Autism and Social Interaction: A Discursive Psychological Study
In psychological research, autistic people are generally characterised as possessing disordered social cognition and embodiment in comparison to non-autistic people.
Specifically, a deficit in Theory of Mind (the capacity to think about other people’s mental states in order to understand and predict their behaviour) and altered tactile sensation have been proposed as some significant psychological differences present in autism. Autistic people are characterised as experiencing social interactional difficulties that impact social-emotional reciprocity. Examples of such impact include struggling to approach others to interact or to make personal or relevant contributions to an interaction.
While there is a substantial literature on the cognitive properties of autistic individuals compared to non-autistic individuals and how these impact social psychological phenomena, there is considerably less research that analyses autistic people in their own right as social agents in naturally-occurring, everyday settings. As well, there is a challenge to the ideology behind deficit-oriented frameworks of autism in the form of the neurodiversity movement. This thesis draws on ethnomethodology, discursive psychology, and conversation analysis to contribute to both the naturalistic study of autistic people in social interaction and the development of positive, competence-oriented, and ecological approaches to autism. This will be achieved by analysing the social action, as produced in talk and with the body, of autistic children in interaction with their family members in their homes.
Ten hours of video recordings were collected in the homes of four volunteer families with at least one autistic child member. Recordings were made by the families themselves of the mundane domestic activities they engaged in, including episodes of cooking and mealtimes, members playing together, preparing for school, and discussing the day’s activities. After detailed transcription, instances of the children providing accounts for their own behaviour and embraces (or resistance to them) were collected for and became the focus of detailed analysis. An extended sequence constituting a common parenting activity (directing a child to do something) was also selected. This research takes the domains of Theory of Mind and tactile sensation that are prominent within psychological research on autism and treats them as social interactional accomplishments.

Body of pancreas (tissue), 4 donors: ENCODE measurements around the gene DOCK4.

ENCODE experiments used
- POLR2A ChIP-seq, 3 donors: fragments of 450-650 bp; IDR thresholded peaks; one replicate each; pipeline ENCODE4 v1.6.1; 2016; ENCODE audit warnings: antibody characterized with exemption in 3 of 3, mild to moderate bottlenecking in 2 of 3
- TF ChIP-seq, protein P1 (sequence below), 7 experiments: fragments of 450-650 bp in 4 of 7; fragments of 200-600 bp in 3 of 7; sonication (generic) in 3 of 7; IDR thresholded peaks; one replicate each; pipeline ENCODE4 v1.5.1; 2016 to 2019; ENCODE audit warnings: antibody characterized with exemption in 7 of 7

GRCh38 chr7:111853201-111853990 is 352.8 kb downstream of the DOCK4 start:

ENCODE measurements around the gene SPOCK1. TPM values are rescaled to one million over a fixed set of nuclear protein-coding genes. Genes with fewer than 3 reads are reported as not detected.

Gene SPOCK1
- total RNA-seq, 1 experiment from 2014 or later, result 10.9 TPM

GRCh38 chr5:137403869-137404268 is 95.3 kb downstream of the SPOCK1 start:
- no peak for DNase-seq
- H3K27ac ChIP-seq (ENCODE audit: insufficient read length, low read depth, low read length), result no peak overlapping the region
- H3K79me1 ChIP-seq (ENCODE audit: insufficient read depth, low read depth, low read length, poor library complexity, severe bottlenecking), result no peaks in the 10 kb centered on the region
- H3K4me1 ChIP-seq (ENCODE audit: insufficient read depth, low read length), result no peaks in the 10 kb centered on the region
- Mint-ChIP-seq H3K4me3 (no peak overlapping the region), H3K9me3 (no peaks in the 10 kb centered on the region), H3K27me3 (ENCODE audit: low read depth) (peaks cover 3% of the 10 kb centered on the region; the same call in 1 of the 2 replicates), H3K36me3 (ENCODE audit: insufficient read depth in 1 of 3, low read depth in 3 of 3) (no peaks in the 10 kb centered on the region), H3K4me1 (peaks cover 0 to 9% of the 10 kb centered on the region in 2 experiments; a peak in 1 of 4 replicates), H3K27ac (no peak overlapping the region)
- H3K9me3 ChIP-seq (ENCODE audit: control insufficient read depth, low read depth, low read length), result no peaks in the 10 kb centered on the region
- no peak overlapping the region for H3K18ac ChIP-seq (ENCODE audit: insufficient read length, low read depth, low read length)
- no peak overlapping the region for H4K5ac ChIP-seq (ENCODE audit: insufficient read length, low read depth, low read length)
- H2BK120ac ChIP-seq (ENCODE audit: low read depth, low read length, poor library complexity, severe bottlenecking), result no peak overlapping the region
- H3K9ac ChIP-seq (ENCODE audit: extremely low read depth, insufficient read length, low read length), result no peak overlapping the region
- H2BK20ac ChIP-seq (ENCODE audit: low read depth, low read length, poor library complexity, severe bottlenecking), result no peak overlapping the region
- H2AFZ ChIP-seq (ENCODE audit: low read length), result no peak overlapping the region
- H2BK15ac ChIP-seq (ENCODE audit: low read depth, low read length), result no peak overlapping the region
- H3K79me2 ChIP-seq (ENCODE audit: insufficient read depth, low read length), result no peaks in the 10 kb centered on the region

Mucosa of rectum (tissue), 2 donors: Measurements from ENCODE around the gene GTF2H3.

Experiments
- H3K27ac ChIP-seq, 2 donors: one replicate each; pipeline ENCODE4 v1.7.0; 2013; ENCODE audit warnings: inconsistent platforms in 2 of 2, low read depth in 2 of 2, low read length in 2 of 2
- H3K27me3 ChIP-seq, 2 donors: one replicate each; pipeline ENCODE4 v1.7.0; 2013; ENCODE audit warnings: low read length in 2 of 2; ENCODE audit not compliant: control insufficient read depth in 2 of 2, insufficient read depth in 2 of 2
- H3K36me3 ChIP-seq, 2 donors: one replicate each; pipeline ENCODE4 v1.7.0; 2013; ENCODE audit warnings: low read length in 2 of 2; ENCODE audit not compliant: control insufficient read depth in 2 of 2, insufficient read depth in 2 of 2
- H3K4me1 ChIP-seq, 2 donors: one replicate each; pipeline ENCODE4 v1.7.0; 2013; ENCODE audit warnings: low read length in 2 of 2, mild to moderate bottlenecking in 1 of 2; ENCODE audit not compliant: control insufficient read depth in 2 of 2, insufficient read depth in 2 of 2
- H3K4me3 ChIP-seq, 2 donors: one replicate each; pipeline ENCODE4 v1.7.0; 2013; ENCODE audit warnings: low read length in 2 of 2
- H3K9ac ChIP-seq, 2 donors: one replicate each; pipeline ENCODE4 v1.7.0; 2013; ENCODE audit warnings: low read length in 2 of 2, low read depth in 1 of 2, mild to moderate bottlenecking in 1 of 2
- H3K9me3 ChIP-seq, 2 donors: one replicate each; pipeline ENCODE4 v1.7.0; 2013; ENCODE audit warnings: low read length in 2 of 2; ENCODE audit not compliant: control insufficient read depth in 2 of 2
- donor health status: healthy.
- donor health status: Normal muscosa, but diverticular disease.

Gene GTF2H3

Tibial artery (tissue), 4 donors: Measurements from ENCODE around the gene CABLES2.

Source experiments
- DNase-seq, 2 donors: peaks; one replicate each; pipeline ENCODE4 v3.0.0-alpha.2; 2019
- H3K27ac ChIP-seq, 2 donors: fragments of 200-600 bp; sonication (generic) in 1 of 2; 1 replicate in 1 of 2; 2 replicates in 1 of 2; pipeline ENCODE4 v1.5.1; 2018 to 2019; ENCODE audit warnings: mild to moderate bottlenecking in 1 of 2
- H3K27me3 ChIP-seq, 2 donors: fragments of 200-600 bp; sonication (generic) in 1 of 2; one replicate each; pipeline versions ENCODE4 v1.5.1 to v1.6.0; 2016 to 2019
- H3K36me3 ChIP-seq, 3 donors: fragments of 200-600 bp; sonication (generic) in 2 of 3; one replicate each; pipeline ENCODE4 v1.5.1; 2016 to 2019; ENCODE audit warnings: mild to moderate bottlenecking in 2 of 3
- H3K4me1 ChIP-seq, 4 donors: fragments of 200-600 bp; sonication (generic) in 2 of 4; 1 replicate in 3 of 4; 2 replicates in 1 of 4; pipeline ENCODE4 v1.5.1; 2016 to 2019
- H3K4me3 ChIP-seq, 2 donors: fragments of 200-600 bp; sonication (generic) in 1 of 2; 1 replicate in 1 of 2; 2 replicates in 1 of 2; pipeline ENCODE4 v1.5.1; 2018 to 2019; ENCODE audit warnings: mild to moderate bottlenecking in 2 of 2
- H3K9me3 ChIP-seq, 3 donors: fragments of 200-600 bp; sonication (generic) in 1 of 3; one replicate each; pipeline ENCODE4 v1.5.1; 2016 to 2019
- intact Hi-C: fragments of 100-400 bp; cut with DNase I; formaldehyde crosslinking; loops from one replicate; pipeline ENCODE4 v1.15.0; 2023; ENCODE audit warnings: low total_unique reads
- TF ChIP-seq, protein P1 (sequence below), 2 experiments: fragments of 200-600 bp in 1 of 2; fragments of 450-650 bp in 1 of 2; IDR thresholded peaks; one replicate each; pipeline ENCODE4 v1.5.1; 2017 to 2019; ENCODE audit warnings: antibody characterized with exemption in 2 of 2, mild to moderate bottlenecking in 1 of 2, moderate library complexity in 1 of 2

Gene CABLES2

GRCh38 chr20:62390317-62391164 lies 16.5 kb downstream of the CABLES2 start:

The first empirical chapter examines how children accounted for their own behaviour.
It found that the children’s accounts were oriented toward the displayed expectancies and characterisations of the child and their conduct either in responding to first pair parts (e.g., resisting suggestions with an embedded presumption of the child’s knowledge), or in launching their own first action (e.g., requesting more food). These accounts constitute concern for how the children’s interactants could, or do, treat them in response to their behaviour, accomplishing Theory of Mind embedded in their everyday action.
With respect to tactile sensation, the second empirical chapter analyses embraces.
Embraces occurred within and between a variety of other activities. Analyses showed how both children and parents initiated embraces and many were accomplished as non-problematic by the children. Participants arranged their bodies such that the embrace was coordinated with the talk and ongoing action, and utilised both verbal and embodied resources to initiate and terminate. Children prioritised their ongoing actions, treating some embraces or embrace initiations as interruptive by avoiding, escaping or otherwise misaligning with them.
The third empirical chapter demonstrates how one family’s extended sequence of action directing their child to use the bathroom before bedtime was comprised of a variety of different relational activities. In the process of managing the larger project of the directive, parent and child negotiated complex elements of their relationship including issues of power and responsibility, shared knowledge and experiences, and expectations of group membership.
This thesis offers a critical perspective on the conceptualisation of autism in psychology. It grounds this alternative view of autism based on an empirical analysis of how the autistic children and their family members in the interactions analysed manage complex social psychological matters in the production of their social action. It expands upon discursive psychological research on the accomplishment of social cognition as action produced within talk-in-interaction. It also exemplifies a direction a neurodiversity-sensitive psychology of social action could take and identifies ways that this can be further developed.